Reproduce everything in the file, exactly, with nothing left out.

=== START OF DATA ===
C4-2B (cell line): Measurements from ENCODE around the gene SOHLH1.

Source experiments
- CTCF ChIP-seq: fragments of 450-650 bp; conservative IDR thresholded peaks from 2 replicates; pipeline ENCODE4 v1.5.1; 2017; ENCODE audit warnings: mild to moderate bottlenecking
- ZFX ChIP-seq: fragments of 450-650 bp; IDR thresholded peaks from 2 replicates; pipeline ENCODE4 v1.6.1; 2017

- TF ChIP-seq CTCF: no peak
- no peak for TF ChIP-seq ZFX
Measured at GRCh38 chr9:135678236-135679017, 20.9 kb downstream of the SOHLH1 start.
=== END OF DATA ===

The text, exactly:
C4-2B (cell line): Measurements from ENCODE around the gene SOHLH1.

Source experiments
- CTCF ChIP-seq: fragments of 450-650 bp; conservative IDR thresholded peaks from 2 replicates; pipeline ENCODE4 v1.5.1; 2017; ENCODE audit warnings: mild to moderate bottlenecking
- ZFX ChIP-seq: fragments of 450-650 bp; IDR thresholded peaks from 2 replicates; pipeline ENCODE4 v1.6.1; 2017

- TF ChIP-seq CTCF: no peak
- no peak for TF ChIP-seq ZFX
Measured at GRCh38 chr9:135678236-135679017, 20.9 kb downstream of the SOHLH1 start.